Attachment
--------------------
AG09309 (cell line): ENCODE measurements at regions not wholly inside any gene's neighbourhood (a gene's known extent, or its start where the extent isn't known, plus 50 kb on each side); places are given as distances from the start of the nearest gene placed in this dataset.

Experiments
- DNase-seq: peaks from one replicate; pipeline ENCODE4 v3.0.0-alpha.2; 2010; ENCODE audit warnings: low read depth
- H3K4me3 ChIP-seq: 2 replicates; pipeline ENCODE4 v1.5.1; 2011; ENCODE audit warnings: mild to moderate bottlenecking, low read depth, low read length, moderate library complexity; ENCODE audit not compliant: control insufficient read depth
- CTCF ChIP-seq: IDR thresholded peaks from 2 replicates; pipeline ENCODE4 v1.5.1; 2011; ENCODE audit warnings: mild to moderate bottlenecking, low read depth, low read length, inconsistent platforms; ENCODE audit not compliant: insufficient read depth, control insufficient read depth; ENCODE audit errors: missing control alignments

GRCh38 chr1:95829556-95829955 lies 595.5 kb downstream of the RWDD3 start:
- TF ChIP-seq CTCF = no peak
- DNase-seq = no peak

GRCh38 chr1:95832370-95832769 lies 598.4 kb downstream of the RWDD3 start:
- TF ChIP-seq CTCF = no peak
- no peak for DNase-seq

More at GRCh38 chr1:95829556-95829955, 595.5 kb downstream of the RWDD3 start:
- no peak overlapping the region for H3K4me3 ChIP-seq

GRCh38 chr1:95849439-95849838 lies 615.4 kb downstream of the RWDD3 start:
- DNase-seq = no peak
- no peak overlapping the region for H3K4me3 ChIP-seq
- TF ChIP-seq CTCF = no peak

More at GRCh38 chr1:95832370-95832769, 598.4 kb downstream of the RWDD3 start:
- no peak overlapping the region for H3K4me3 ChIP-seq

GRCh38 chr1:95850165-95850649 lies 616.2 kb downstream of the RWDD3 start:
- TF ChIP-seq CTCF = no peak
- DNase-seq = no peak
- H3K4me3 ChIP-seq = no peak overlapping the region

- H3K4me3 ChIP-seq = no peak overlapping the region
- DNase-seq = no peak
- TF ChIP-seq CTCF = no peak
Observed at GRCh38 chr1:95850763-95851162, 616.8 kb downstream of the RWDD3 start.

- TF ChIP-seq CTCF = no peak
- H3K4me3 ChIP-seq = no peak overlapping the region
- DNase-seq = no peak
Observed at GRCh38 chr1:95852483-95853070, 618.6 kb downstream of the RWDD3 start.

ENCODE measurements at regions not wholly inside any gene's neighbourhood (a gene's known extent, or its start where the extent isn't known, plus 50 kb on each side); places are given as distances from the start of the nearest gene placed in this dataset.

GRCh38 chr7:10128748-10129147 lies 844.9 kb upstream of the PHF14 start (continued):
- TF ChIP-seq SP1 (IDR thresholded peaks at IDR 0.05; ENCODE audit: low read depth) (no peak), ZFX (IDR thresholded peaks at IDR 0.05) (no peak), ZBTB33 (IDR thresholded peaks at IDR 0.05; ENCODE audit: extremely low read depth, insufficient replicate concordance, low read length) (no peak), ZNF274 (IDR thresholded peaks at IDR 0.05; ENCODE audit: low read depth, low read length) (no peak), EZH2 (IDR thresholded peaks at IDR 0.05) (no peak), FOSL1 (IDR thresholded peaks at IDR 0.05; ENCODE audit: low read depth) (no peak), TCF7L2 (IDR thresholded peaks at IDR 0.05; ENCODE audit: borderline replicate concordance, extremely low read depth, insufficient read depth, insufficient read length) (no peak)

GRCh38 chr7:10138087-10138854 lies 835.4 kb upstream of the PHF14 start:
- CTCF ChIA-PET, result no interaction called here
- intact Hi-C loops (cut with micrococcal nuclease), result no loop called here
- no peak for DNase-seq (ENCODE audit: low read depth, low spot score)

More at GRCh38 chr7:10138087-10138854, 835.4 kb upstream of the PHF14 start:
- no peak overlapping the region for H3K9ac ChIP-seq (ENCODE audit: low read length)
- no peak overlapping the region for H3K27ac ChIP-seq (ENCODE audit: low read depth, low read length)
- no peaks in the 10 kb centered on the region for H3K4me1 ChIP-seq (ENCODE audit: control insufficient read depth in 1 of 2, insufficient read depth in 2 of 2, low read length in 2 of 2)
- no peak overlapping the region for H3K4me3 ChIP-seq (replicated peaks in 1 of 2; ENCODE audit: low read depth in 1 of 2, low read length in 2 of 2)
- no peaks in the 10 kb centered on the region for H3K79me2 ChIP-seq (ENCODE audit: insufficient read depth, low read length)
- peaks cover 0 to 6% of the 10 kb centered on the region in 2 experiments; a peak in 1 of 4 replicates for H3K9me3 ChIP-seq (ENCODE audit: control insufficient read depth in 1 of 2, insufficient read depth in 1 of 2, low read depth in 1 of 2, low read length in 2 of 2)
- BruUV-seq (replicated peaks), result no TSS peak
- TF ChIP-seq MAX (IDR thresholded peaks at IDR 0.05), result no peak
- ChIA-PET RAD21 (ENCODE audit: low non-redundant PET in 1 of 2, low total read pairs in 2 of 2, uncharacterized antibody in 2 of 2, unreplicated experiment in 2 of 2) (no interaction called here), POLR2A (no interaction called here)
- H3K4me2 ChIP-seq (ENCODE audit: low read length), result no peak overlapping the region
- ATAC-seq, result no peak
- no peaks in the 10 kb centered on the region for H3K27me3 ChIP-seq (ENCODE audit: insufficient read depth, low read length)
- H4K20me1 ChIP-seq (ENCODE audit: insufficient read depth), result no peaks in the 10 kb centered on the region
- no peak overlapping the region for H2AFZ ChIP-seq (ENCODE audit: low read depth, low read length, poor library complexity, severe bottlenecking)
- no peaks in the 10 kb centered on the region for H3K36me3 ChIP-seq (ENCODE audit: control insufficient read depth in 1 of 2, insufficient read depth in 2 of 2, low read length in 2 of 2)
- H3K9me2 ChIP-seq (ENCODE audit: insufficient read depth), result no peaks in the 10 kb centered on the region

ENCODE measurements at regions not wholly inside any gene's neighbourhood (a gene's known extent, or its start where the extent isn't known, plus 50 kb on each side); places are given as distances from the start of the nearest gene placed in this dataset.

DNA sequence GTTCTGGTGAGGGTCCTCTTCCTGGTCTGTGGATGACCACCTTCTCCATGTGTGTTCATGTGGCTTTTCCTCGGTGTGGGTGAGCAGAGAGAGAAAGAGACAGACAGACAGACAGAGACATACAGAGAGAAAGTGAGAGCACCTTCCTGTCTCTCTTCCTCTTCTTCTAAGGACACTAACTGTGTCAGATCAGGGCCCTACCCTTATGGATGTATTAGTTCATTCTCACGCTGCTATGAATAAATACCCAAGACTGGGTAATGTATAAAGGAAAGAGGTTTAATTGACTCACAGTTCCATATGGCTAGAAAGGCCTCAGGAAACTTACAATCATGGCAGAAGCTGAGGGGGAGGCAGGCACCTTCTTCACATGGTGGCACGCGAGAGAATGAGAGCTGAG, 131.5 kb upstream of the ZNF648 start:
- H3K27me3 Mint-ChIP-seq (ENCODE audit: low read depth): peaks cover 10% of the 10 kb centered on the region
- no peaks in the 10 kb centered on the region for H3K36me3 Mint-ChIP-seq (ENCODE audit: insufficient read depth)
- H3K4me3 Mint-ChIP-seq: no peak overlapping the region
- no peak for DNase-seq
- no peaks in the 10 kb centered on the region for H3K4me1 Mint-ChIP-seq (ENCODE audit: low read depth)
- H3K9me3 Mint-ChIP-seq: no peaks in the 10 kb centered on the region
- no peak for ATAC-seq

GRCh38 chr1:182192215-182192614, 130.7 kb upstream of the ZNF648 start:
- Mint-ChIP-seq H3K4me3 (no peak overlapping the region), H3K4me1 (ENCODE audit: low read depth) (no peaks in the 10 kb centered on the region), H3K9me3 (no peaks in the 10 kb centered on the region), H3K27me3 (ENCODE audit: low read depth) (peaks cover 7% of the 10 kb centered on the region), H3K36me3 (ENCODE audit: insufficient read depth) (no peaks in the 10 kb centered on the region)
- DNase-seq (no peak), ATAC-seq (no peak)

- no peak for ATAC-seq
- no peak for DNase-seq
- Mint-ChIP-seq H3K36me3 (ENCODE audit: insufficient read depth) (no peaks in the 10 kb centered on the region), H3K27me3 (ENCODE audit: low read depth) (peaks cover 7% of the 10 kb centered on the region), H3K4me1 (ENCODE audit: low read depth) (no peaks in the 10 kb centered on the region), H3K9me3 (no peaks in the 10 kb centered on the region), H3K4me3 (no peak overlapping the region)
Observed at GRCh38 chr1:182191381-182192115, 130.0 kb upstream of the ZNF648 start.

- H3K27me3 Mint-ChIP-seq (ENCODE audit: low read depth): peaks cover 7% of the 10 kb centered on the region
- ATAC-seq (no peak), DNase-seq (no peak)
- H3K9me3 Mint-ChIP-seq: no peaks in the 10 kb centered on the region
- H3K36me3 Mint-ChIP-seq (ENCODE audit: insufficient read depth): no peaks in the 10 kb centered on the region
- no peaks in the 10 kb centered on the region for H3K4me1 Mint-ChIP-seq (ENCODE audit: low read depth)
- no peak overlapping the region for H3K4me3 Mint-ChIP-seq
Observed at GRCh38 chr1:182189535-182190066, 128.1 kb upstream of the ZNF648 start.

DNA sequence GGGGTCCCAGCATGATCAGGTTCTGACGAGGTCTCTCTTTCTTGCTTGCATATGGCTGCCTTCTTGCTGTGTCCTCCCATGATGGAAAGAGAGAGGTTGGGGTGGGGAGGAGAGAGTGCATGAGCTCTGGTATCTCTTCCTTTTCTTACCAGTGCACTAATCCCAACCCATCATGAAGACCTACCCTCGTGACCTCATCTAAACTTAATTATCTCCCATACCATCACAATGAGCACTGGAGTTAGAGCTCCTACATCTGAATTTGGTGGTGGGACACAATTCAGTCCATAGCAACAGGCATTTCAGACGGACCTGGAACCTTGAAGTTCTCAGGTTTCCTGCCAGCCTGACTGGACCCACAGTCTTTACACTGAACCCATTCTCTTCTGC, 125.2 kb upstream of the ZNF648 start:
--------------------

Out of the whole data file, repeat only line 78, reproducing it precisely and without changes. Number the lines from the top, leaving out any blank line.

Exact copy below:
Observed at GRCh38 chr1:182189535-182190066, 128.1 kb upstream of the ZNF648 start.